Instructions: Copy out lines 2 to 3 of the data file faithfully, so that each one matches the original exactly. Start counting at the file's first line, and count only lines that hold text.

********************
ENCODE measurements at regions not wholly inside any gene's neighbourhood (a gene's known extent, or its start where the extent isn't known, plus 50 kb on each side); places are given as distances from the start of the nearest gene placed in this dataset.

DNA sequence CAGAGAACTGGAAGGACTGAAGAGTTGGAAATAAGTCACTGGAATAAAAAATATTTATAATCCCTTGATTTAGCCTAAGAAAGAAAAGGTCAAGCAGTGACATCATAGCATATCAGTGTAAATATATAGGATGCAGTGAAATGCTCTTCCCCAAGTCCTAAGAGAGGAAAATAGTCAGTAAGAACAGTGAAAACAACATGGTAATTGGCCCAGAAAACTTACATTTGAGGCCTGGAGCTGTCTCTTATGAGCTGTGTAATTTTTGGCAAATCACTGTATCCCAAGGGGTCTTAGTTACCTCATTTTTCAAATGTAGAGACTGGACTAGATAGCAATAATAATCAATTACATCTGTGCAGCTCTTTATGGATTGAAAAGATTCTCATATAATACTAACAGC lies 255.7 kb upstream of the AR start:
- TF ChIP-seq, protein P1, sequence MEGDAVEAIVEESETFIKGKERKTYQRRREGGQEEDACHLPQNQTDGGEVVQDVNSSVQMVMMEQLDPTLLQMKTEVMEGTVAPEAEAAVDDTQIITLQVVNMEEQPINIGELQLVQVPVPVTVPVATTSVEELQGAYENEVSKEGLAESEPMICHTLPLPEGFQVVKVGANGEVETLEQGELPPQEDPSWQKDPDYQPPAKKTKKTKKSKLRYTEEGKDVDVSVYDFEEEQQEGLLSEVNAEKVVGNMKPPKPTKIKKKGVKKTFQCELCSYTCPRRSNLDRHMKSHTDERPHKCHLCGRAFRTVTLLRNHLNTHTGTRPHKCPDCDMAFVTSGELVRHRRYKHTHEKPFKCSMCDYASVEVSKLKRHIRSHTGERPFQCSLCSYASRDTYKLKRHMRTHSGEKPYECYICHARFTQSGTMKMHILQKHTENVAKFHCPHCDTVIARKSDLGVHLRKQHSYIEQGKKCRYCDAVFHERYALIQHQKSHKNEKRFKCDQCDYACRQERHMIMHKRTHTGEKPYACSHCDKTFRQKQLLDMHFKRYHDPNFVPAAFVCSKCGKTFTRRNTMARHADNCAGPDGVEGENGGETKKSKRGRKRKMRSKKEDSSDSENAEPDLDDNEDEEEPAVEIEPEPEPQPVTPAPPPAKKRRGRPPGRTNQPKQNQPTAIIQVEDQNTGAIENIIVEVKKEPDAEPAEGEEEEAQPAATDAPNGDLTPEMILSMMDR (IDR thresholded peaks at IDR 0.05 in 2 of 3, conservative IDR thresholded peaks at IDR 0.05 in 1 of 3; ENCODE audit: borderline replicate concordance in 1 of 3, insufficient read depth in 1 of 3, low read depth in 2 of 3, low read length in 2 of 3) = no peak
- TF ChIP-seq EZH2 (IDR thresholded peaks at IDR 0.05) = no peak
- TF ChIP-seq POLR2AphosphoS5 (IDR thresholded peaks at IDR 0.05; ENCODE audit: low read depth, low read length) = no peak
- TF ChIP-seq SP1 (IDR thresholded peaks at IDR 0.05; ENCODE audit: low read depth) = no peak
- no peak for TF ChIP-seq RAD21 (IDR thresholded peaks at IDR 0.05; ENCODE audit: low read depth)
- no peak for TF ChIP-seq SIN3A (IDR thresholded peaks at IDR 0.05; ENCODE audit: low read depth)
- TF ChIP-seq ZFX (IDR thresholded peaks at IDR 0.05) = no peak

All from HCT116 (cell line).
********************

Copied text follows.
DNA sequence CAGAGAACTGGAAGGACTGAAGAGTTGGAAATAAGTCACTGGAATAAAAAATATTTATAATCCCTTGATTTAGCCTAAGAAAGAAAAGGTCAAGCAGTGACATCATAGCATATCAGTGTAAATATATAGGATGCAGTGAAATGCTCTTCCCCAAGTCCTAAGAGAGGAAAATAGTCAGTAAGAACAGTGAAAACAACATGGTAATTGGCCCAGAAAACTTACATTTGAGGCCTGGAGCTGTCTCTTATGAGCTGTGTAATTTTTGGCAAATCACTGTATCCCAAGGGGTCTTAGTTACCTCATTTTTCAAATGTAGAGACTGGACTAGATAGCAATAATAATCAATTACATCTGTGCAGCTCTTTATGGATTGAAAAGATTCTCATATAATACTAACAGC lies 255.7 kb upstream of the AR start:
- TF ChIP-seq, protein P1, sequence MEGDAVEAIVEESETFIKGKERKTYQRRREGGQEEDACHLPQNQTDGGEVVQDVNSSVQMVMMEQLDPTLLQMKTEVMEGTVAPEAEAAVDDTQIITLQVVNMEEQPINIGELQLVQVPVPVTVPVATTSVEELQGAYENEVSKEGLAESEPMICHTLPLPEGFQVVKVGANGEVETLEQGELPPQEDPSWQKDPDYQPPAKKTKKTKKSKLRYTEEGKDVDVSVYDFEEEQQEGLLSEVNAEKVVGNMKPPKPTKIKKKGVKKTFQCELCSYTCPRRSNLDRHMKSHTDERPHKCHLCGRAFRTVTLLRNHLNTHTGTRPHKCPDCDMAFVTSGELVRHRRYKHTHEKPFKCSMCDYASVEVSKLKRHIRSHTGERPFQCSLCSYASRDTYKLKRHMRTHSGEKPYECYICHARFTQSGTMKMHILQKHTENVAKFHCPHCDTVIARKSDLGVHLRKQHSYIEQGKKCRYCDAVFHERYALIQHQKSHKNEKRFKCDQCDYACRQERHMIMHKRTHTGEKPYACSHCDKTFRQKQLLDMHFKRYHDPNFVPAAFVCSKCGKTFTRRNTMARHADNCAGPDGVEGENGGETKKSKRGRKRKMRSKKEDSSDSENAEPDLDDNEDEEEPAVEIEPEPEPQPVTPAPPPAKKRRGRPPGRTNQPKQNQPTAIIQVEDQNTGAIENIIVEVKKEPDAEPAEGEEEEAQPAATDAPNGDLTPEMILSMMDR (IDR thresholded peaks at IDR 0.05 in 2 of 3, conservative IDR thresholded peaks at IDR 0.05 in 1 of 3; ENCODE audit: borderline replicate concordance in 1 of 3, insufficient read depth in 1 of 3, low read depth in 2 of 3, low read length in 2 of 3) = no peak